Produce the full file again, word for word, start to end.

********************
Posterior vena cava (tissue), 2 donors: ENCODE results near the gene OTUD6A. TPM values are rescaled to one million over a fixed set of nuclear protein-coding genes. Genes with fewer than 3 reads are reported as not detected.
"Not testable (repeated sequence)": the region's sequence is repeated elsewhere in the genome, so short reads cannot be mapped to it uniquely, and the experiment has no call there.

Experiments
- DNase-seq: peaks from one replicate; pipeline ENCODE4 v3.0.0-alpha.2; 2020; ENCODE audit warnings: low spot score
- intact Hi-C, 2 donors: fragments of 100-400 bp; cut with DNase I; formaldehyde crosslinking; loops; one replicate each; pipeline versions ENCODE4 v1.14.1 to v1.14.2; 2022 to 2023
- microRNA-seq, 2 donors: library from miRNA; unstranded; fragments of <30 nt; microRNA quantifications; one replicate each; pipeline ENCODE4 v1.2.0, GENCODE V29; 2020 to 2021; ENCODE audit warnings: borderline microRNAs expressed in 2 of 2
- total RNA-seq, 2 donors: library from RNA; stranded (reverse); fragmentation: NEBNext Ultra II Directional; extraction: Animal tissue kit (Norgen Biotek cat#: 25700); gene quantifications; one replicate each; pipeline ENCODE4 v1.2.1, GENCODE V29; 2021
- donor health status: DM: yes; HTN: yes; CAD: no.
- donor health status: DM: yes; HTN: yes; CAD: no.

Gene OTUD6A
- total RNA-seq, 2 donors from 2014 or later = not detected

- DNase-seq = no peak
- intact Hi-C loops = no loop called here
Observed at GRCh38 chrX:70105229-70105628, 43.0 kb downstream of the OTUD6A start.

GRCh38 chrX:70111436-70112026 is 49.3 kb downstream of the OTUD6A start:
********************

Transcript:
Posterior vena cava (tissue), 2 donors: ENCODE results near the gene OTUD6A. TPM values are rescaled to one million over a fixed set of nuclear protein-coding genes. Genes with fewer than 3 reads are reported as not detected.
"Not testable (repeated sequence)": the region's sequence is repeated elsewhere in the genome, so short reads cannot be mapped to it uniquely, and the experiment has no call there.

Experiments
- DNase-seq: peaks from one replicate; pipeline ENCODE4 v3.0.0-alpha.2; 2020; ENCODE audit warnings: low spot score
- intact Hi-C, 2 donors: fragments of 100-400 bp; cut with DNase I; formaldehyde crosslinking; loops; one replicate each; pipeline versions ENCODE4 v1.14.1 to v1.14.2; 2022 to 2023
- microRNA-seq, 2 donors: library from miRNA; unstranded; fragments of <30 nt; microRNA quantifications; one replicate each; pipeline ENCODE4 v1.2.0, GENCODE V29; 2020 to 2021; ENCODE audit warnings: borderline microRNAs expressed in 2 of 2
- total RNA-seq, 2 donors: library from RNA; stranded (reverse); fragmentation: NEBNext Ultra II Directional; extraction: Animal tissue kit (Norgen Biotek cat#: 25700); gene quantifications; one replicate each; pipeline ENCODE4 v1.2.1, GENCODE V29; 2021
- donor health status: DM: yes; HTN: yes; CAD: no.
- donor health status: DM: yes; HTN: yes; CAD: no.

Gene OTUD6A
- total RNA-seq, 2 donors from 2014 or later = not detected

- DNase-seq = no peak
- intact Hi-C loops = no loop called here
Observed at GRCh38 chrX:70105229-70105628, 43.0 kb downstream of the OTUD6A start.

GRCh38 chrX:70111436-70112026 is 49.3 kb downstream of the OTUD6A start: